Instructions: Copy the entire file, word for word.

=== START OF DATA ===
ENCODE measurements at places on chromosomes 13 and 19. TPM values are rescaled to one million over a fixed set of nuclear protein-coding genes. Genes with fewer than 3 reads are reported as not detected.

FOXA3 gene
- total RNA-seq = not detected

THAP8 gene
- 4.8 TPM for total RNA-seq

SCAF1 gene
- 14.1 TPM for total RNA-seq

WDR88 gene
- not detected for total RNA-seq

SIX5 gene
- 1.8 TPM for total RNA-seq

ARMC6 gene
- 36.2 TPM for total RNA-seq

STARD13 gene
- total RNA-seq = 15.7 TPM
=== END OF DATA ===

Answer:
ENCODE measurements at places on chromosomes 13 and 19. TPM values are rescaled to one million over a fixed set of nuclear protein-coding genes. Genes with fewer than 3 reads are reported as not detected.

FOXA3 gene
- total RNA-seq = not detected

THAP8 gene
- 4.8 TPM for total RNA-seq

SCAF1 gene
- 14.1 TPM for total RNA-seq

WDR88 gene
- not detected for total RNA-seq

SIX5 gene
- 1.8 TPM for total RNA-seq

ARMC6 gene
- 36.2 TPM for total RNA-seq

STARD13 gene
- total RNA-seq = 15.7 TPM